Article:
## A geometric proof of trigonometric derivatives

As we already know, the first derivatives of and are and respectively. The question is how do we prove it?

Since high school, the only proof that I knew is to use two of the trigonometric identities which are:

- , and
- .

Hence,

.

The derivative of can also be derived using the second identity.

However, there is another proof, which is (I think) more elegant. It is using a geometric interpretation of and . Let us draw a unit circle in .

Thus we have and . We are looking for and, however we are not going to discuss the first derivative of as it can be done in the same way as .

We are now going to estimate , see the second figure. The following relationship applies:

. or .

Thus,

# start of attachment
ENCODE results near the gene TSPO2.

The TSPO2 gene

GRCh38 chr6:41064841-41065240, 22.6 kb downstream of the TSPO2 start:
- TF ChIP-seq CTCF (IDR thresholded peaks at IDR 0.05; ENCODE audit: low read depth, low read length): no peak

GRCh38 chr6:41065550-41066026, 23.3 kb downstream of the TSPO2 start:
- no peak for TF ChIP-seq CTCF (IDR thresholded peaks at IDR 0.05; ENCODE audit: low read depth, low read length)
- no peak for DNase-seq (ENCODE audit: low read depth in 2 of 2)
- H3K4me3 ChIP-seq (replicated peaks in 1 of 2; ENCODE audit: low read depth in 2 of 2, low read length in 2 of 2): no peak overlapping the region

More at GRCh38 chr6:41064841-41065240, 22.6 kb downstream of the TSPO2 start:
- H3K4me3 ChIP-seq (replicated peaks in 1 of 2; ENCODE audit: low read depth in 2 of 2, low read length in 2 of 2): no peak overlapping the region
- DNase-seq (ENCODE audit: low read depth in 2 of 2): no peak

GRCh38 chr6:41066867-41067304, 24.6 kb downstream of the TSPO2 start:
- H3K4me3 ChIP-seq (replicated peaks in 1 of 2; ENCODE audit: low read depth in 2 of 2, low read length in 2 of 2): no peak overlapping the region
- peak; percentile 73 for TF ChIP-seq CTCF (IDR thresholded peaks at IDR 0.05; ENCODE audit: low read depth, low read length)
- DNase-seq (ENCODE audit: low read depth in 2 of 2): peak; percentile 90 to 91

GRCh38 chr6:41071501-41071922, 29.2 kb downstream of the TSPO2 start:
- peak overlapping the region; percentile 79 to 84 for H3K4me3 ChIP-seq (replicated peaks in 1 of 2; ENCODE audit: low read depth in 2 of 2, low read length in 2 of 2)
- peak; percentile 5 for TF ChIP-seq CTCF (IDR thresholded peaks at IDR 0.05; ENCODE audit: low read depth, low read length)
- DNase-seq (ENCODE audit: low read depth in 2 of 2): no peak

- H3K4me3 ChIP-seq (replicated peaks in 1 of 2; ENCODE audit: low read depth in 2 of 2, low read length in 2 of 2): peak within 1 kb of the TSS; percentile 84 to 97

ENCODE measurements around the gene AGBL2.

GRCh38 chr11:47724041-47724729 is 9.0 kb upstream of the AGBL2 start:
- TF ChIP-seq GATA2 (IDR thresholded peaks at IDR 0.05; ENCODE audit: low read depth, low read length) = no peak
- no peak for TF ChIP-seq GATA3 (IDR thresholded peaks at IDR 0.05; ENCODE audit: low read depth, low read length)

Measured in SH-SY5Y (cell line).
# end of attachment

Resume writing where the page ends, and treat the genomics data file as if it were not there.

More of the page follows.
,

where is the chord PQ and is the arc PQ. As goes to zero, the ratio of the arc PQ and the chord PQ tends to 1 and the chord PQ tends to become a tangent line of the unit circle at , therefore . Assuming that the limit of multiplication is the same as the multiplication of limit, we have the following:

.

As mentioned before, the first derivative of can be done the same way.

Also, I should thank Pak Yudi Soeharyadi as I got the idea of this geometric proof from him.

Nice to get to know your all posts and surfing inside!

Thank you.. It is also nice to read yours. Quite motivational.

-salam hangat dari Tangerang-

I do accept as true with all the ideas you’ve presented in your post. They are very convincing and will certainly work. Nonetheless, the posts are too quick for newbies. May just you please extend them a bit from subsequent time? Thanks for the post.

I think your second-listed identity should read $\cos\alpha-\cos\beta = -2 \sin\left(\frac{\alpha-\beta}{2}\right) \sin\left(\frac{\alpha+\beta}{2}\right)$

Thanks for the comment. I edited it.